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Fast, Multi-Dimensional and Simultaneous Kymograph-Like Particle Dynamics (SkyPad) Analysis

  • Bruno Cadot ,

    Affiliations UMRS 787 INSERM, Université Pierre et Marie Curie Paris 6, Paris, France, Groupe Hospitalier Pitié-Salpêtrière, Institut de Myologie, Paris, France

  • Vincent Gache,

    Affiliation UMRS 787 INSERM, Université Pierre et Marie Curie Paris 6, Paris, France

  • Edgar R. Gomes

    Affiliations UMRS 787 INSERM, Université Pierre et Marie Curie Paris 6, Paris, France, Groupe Hospitalier Pitié-Salpêtrière, Institut de Myologie, Paris, France



Kymograph analysis is a method widely used by researchers to analyze particle dynamics in one dimensional (1D) trajectories.


Here we provide a Visual Basic-coded algorithm to use as a Microsoft Excel add-in that automatically analyzes particles in 2D trajectories with all the advantages of kymograph analysis.


This add-in, which we named SkyPad, leads to significant time saving and higher accuracy of particle analysis. Finally, SkyPad can also be used for 3D trajectories analysis.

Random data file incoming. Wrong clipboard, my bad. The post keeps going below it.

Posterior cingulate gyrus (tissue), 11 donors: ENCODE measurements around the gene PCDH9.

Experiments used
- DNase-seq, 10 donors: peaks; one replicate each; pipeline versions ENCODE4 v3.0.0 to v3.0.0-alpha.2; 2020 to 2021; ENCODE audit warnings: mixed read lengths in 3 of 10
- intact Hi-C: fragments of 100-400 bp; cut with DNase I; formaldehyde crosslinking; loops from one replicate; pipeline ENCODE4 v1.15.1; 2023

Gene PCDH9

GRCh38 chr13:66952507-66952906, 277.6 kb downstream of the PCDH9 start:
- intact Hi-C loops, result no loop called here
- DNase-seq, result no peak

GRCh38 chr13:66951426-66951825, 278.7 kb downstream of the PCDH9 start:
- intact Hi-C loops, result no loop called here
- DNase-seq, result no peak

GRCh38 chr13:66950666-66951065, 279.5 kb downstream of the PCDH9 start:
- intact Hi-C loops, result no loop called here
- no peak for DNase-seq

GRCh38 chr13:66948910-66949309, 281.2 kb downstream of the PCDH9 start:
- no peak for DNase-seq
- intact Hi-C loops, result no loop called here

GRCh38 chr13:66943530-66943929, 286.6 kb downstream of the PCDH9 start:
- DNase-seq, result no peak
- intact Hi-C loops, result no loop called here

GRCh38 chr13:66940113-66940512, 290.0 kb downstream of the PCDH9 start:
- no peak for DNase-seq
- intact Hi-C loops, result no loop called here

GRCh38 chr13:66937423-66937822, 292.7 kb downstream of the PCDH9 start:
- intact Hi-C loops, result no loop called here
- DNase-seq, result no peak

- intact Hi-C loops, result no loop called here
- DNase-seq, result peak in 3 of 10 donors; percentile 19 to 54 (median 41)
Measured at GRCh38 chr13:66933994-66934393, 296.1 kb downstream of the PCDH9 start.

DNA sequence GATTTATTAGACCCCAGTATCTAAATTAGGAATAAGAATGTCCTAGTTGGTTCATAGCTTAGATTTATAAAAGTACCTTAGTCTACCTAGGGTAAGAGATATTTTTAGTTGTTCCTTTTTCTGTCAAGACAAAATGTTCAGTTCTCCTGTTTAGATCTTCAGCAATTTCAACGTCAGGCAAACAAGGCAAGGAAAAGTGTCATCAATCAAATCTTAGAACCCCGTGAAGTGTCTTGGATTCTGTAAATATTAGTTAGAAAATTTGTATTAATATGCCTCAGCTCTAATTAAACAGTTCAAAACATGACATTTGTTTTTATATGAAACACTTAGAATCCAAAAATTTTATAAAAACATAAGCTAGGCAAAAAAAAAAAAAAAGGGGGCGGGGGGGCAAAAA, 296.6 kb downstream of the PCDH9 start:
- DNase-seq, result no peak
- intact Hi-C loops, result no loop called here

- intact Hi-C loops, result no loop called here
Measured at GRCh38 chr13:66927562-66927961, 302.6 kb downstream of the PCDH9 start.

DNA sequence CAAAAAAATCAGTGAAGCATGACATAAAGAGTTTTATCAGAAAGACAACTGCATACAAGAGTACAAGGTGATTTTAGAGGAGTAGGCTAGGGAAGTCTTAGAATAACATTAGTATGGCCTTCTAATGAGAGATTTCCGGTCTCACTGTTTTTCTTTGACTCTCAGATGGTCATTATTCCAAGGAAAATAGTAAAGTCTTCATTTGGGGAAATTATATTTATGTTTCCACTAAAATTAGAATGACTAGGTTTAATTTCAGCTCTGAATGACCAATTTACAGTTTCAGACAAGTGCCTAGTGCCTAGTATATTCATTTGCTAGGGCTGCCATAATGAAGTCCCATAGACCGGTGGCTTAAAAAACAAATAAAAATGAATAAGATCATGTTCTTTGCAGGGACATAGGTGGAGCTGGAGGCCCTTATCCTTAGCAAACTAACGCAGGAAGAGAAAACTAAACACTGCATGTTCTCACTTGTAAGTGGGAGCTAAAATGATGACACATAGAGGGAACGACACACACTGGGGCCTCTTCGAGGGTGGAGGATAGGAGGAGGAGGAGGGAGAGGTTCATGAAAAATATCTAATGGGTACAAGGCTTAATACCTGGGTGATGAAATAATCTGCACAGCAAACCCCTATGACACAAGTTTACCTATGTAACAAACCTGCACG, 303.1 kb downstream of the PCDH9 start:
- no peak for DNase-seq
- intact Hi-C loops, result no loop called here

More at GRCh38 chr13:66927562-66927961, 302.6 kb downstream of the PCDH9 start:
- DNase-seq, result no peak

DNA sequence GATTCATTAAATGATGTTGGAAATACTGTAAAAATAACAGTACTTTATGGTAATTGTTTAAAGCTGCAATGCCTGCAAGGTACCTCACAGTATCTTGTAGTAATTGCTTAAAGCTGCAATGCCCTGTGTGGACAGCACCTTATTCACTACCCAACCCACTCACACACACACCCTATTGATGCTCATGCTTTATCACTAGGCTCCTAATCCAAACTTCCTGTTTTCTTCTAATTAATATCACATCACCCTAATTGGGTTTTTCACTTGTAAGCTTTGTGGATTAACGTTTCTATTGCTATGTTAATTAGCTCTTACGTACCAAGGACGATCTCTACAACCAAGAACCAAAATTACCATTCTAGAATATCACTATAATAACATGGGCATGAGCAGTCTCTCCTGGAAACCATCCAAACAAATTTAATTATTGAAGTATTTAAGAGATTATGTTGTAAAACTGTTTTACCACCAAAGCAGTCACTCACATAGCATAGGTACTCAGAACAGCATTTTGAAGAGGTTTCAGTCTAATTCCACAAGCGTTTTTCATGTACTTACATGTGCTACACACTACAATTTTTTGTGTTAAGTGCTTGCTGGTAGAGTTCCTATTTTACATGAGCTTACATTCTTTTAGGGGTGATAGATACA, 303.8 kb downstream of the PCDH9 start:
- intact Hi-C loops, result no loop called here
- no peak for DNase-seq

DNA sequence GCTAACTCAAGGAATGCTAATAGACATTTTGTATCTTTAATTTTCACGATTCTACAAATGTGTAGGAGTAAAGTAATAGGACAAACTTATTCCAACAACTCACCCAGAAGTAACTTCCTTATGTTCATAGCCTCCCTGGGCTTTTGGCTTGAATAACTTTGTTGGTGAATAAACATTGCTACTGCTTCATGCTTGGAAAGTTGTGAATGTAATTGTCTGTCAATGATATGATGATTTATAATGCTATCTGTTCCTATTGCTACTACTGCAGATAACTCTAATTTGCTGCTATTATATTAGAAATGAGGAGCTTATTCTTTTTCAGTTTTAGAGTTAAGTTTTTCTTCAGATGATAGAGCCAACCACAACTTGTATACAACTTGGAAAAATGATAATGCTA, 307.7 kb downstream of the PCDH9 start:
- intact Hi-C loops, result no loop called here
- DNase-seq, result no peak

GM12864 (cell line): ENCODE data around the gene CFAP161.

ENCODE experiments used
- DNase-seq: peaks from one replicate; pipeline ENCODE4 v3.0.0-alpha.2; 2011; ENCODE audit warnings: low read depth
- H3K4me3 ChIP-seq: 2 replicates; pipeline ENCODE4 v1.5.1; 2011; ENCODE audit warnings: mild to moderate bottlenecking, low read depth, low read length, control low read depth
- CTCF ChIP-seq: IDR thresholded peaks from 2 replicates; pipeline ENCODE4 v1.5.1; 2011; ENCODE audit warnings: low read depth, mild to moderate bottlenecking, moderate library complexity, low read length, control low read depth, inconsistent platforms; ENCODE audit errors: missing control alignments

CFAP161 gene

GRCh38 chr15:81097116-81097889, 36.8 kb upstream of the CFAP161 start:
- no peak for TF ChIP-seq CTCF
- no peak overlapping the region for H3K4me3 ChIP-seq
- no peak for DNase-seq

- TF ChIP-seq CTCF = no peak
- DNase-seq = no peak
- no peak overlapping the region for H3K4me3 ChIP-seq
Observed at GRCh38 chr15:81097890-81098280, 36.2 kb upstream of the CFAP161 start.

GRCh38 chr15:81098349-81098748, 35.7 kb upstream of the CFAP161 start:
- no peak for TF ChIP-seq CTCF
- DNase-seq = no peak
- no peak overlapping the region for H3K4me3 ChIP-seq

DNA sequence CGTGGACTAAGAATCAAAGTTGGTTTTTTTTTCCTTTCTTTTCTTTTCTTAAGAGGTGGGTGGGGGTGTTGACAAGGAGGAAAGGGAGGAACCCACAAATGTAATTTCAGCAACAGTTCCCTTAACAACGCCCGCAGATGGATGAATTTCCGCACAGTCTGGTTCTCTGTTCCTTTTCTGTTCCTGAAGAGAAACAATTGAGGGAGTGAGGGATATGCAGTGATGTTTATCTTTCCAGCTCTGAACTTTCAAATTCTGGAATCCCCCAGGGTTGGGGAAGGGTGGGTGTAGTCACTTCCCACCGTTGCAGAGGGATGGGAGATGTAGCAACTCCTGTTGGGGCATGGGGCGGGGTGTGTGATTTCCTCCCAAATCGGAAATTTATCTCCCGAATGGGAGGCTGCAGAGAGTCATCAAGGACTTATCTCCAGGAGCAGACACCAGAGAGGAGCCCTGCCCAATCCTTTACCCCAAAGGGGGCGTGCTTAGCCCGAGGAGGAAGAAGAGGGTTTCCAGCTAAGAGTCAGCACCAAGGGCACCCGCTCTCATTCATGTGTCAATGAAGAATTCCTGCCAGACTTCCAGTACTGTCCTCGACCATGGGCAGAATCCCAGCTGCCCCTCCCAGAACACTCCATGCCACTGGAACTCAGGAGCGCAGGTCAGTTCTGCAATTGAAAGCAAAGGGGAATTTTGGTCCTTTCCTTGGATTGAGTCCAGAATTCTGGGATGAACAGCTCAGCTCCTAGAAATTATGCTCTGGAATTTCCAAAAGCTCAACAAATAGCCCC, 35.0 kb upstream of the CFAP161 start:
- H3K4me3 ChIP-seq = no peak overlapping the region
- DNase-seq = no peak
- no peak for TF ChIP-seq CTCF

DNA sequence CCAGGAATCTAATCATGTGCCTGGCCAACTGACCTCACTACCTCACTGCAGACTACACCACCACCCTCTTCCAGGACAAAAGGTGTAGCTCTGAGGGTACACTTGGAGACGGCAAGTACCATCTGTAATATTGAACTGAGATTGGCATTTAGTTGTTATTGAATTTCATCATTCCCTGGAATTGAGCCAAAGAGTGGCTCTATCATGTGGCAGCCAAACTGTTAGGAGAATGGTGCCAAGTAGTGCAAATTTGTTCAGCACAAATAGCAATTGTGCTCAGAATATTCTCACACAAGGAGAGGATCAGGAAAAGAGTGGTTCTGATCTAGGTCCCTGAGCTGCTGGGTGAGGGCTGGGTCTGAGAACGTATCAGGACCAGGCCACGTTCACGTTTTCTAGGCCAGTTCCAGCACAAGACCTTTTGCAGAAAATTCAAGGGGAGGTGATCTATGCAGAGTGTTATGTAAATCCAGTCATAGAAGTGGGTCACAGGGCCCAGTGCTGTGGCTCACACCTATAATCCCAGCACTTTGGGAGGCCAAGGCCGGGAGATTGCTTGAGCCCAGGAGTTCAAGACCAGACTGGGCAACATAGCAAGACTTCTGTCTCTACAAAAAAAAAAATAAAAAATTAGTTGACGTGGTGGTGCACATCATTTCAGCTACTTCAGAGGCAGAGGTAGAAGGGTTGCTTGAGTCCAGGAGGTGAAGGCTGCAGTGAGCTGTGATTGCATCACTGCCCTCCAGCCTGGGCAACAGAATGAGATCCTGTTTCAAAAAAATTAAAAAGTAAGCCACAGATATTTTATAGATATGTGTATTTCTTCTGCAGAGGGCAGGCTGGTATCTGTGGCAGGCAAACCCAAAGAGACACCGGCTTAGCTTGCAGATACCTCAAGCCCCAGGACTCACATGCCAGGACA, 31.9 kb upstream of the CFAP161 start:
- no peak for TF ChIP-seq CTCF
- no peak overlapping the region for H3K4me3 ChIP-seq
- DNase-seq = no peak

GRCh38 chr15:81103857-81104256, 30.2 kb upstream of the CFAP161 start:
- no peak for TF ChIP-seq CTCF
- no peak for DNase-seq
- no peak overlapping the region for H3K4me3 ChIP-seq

The measurement of particle dynamics is a powerful tool to understand fundamental mechanisms in cell biology. Multiple automated methods, commercial and non-commercial, are available to track particles and measure particle dynamics [1], [2]. The averaging of instantaneous speeds between each position is usually used to study particle dynamics [3], [4]. However, errors arise when particles oscillate and no significant displacement occurs, although instantaneous speeds are still measured. In these situations, the instantaneous speeds of oscillating particles can be similar to the instantaneous speeds of moving particles. Furthermore, by averaging of instantaneous speeds, it is not possible to calculate the percentage of time in motion of particles. To overcome these errors, kymograph analysis is commonly used to extract speed values manually from segments where particles are moving linearly, i.e., in one dimension (1D) [5][7]. Kymographs are built by delimitating a rectangular region aligned along the axis of particle movement in each image of a time-lapse series (Figure 1a). The length and width of the rectangle are determined by the area occupied by the particle track. These regions in each image are then extracted and sequentially aligned side-by-side and lines are manually drew along the analyzed particles (Figure 1b) [7]. The average speed is measured from the slopes of lines. The percentage of time in motion of particles can also be calculated by a user-defined speed threshold. The inconvenient of this technique resides on the multiple manual steps that are time-consuming and the difficulty of using kymographs to analyze particles moving in two- and three-dimensions [2]. An algorithm, combining the advantages of the particle tracking methods with the advantages of the kymograph analysis would provide a faster and accurate method to retrieve particles dynamics measurements.